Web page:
As the carriage rolled along, the lady and Mr. Robinson introduced themselves. She recognized his name. "What an interesting coincidence," she said. Reaching into her purse, she withdrew a small book of inspirational poems. She handed him the open book and said, "I was just reading a verse by a poet named Robert Robinson. Could it be?" Robinson confessed to being the author. "How wonderful." The young lady said. "Imagine, I'm sharing a carriage with the author of these very lines."
But Robinson barely heard her.
He was reading his own words—words which would someday become a powerful hymn that read, "Come now, Fount of every blessing. Tune my heart to sing Thy grace. Streams of mercy, never ceasing. Call for songs of loudest praise." Then he read the last verse: "Prone to wonder. Lord, I feel it. Prone to leave the God I love. Here's my heart. Oh, take and seal it. Seal it for the courts above."
With tears, Robinson confessed, "I wrote these words, and I've lived these words, 'prone to wonder, prone to leave the God I love.'"
The woman understood and added, "You also wrote, 'Here's my heart. Oh, take and seal it,' Mr. Robinson. It's not too late." And it wasn't too late. Mr. Robinson became the Lord's own. Just as I pray you will, too. To that end, if we can help you, please do not hesitate contacting us. Call us at The Lutheran Hour. Amen.
Reflections for August 25, 2019
Title: Does He Know You?
Mark Eischer: You're listening to The Lutheran Hour, and we just heard a classic message from Pastor Ken Klaus titled, "Does He Know You?" I'm Mark Eischer here in the studio with our Speaker, Dr. Michael Zeigler. You mentioned earlier that you spoke recently with Pastor Klaus. Our listeners probably want to know how's he doing?
Mike Zeigler: He's doing well. We had a good chance to reminisce on his time serving as Speaker of The Lutheran Hour, and I asked him, "What was something that you loved, that you enjoyed, that you would want to share with the listeners?" And he said that he loved meeting people who said that they had been impacted by something that he said, people he had no idea he was talking to. He said that he often imagined who his listeners were, but as was always the case, the Holy Spirit knew exactly who He was going to bring.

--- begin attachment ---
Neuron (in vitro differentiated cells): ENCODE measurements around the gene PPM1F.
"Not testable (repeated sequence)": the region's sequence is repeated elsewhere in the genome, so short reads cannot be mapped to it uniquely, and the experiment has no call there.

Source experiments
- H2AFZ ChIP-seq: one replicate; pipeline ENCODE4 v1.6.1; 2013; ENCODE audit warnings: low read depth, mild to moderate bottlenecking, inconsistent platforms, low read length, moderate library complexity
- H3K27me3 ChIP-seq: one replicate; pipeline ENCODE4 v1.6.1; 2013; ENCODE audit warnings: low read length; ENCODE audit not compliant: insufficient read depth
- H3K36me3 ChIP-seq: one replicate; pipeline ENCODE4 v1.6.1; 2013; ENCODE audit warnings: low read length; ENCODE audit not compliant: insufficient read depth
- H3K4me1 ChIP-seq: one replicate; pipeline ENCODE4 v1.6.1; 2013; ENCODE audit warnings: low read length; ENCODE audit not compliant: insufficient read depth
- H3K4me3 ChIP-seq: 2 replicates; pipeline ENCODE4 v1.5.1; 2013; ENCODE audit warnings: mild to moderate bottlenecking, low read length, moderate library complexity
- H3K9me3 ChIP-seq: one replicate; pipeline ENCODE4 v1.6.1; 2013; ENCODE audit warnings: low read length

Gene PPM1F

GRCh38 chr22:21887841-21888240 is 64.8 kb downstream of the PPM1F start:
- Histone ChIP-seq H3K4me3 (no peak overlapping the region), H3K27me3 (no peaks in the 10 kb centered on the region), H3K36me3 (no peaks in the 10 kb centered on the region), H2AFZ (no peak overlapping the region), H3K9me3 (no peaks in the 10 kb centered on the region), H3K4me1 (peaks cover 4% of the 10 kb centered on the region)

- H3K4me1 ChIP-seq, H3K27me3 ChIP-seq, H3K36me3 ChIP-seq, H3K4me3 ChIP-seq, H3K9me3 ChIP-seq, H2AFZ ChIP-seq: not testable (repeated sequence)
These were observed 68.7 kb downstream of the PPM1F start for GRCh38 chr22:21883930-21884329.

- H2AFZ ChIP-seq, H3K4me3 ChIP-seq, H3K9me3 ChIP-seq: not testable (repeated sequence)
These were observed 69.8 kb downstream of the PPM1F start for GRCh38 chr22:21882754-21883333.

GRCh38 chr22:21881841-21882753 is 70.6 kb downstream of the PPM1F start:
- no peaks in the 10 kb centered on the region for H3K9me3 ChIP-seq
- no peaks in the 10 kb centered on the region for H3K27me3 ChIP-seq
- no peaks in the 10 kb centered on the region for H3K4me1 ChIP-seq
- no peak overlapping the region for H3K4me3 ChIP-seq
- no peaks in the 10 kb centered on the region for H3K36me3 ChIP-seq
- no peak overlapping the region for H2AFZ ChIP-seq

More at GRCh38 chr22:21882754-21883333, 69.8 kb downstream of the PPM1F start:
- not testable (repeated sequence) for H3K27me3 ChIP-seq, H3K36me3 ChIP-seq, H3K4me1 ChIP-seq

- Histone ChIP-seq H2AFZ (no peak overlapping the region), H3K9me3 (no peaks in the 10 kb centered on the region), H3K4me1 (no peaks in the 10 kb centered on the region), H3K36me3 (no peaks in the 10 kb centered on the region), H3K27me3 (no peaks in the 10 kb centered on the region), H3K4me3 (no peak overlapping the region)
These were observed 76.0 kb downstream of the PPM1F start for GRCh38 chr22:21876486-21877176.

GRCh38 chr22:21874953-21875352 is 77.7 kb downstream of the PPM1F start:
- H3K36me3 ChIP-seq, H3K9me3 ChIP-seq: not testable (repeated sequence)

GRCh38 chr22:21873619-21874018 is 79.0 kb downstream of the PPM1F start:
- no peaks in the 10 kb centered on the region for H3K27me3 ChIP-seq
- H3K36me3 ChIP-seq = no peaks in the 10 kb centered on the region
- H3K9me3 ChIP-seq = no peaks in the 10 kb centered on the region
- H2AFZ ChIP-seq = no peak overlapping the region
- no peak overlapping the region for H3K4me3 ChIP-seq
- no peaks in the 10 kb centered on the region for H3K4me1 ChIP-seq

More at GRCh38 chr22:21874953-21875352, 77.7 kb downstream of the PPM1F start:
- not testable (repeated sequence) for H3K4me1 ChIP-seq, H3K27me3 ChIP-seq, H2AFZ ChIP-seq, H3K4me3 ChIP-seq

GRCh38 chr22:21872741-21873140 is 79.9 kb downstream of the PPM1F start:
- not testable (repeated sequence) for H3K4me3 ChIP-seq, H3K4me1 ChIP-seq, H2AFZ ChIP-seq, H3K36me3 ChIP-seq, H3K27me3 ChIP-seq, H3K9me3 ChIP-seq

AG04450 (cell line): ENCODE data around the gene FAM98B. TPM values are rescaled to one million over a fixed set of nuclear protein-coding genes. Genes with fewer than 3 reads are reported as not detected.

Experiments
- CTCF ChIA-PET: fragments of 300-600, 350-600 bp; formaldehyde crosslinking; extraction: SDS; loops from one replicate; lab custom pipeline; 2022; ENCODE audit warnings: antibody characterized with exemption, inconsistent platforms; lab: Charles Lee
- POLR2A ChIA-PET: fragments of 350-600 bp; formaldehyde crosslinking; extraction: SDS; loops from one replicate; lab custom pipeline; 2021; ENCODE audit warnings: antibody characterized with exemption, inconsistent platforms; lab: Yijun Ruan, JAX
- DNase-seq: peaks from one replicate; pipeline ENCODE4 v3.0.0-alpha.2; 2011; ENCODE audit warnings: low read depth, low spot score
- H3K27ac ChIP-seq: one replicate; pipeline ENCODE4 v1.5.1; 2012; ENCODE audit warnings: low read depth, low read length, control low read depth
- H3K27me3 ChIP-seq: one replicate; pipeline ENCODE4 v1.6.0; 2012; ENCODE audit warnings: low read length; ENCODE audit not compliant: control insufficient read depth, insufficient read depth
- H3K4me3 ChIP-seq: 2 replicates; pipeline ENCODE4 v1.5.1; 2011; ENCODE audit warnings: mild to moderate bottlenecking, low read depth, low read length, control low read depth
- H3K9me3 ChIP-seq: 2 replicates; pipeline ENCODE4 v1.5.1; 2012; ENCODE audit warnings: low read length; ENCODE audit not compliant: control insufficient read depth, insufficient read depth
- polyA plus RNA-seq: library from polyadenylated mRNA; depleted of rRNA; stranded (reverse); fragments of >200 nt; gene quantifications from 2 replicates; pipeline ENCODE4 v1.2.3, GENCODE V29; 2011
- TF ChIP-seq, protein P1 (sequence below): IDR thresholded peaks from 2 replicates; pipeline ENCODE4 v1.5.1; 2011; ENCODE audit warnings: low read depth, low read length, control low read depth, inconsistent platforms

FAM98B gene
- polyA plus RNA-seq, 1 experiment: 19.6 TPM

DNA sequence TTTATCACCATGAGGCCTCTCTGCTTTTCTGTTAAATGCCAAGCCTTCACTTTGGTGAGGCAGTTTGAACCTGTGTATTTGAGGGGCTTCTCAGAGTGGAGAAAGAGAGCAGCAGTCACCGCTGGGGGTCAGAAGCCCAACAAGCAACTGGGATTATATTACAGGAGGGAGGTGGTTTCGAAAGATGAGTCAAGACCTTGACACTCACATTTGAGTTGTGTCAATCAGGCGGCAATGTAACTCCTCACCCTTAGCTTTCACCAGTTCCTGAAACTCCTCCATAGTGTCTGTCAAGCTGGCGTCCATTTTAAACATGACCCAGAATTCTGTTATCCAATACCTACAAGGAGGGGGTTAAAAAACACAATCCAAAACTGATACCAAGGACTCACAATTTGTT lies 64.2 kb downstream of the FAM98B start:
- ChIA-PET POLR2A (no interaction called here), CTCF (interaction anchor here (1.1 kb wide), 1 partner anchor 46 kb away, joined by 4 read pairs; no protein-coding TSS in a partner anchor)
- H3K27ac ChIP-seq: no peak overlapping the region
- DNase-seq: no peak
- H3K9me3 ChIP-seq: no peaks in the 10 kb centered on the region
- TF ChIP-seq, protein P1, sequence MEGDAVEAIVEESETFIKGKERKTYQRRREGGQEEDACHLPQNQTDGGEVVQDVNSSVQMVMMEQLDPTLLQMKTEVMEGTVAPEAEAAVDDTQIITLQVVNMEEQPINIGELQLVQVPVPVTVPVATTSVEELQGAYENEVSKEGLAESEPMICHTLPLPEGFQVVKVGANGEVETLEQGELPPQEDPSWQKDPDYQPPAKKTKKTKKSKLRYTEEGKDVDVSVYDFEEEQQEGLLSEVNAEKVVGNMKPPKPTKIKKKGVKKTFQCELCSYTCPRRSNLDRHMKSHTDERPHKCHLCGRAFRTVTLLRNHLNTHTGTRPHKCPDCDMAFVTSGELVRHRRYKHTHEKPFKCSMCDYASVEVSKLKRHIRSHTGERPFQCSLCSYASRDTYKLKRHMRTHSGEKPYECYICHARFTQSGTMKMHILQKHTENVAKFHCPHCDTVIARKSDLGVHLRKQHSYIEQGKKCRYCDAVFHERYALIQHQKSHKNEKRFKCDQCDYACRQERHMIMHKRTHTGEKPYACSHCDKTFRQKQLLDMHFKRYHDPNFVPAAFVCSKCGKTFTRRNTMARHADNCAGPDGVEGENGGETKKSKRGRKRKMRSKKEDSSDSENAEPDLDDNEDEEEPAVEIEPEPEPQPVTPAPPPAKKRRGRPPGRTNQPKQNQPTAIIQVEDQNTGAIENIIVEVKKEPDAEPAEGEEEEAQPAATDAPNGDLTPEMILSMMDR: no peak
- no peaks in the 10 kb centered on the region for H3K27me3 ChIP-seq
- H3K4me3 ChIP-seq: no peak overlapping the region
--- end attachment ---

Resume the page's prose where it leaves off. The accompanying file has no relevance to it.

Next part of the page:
He said one time he was at a rest stop in Iowa, and he felt a large hand on his shoulder, and he turned around, and this gentleman is 6'6" and a large guy, and he said, "Are you Ken Klaus?" And Pastor Klaus said he didn't know if he should stay or run, but the gentleman told him that he was a truck driver and that he said, "I speak for a lot of other guys, and it means a lot to hear you on the radio." And he said those were the kinds of meetings for him that made this position so special.
Mark Eischer: In this particular sermon, Pastor Klaus kind of did a turn on the word "rules."
Mike Zeigler: Yeah.
Mark Eischer: Maybe we could talk about that a little bit. Sometimes people get the impression that Christianity is just about rules, following rules, and if you follow the rules, then you deserve or you've earned something, but that's not really the point that he was making.